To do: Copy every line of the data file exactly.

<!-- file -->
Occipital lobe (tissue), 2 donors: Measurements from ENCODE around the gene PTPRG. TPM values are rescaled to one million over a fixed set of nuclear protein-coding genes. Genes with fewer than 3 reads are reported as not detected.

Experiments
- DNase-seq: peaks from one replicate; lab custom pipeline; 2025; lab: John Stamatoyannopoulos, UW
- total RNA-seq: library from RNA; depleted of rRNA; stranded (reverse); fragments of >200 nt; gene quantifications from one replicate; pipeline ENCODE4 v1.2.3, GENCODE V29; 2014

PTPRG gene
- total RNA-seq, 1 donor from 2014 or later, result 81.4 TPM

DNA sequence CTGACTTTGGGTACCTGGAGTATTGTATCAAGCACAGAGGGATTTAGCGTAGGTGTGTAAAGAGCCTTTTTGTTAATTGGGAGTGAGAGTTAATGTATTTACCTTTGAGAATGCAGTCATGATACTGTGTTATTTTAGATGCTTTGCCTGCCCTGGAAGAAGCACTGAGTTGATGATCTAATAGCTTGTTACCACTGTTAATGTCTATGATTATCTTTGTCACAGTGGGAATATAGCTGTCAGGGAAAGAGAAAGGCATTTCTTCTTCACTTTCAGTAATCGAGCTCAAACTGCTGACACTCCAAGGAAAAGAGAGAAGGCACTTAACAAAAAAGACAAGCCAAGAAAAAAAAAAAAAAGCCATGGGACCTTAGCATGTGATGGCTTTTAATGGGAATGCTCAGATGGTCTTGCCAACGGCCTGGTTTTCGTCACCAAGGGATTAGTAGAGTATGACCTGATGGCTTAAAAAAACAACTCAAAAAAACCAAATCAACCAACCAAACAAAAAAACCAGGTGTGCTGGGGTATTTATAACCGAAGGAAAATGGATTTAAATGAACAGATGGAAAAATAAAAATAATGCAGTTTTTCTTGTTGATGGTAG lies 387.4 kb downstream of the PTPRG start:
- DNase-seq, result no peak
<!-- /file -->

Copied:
Occipital lobe (tissue), 2 donors: Measurements from ENCODE around the gene PTPRG. TPM values are rescaled to one million over a fixed set of nuclear protein-coding genes. Genes with fewer than 3 reads are reported as not detected.

Experiments
- DNase-seq: peaks from one replicate; lab custom pipeline; 2025; lab: John Stamatoyannopoulos, UW
- total RNA-seq: library from RNA; depleted of rRNA; stranded (reverse); fragments of >200 nt; gene quantifications from one replicate; pipeline ENCODE4 v1.2.3, GENCODE V29; 2014

PTPRG gene
- total RNA-seq, 1 donor from 2014 or later, result 81.4 TPM

DNA sequence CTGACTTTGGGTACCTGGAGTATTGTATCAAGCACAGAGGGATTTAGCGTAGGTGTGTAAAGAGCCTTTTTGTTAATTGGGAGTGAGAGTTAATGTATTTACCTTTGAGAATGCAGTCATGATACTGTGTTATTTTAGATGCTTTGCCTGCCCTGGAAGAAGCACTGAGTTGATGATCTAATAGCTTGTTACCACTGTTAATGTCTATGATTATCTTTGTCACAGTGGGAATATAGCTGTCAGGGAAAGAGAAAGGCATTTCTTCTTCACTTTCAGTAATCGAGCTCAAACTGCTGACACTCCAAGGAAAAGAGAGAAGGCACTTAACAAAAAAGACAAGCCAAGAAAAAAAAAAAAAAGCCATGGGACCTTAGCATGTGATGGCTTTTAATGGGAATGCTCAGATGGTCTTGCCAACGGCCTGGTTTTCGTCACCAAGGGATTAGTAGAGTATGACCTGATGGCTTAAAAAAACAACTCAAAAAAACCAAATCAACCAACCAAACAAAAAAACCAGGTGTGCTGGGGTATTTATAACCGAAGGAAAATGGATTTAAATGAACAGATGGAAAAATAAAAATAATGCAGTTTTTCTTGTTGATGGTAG lies 387.4 kb downstream of the PTPRG start:
- DNase-seq, result no peak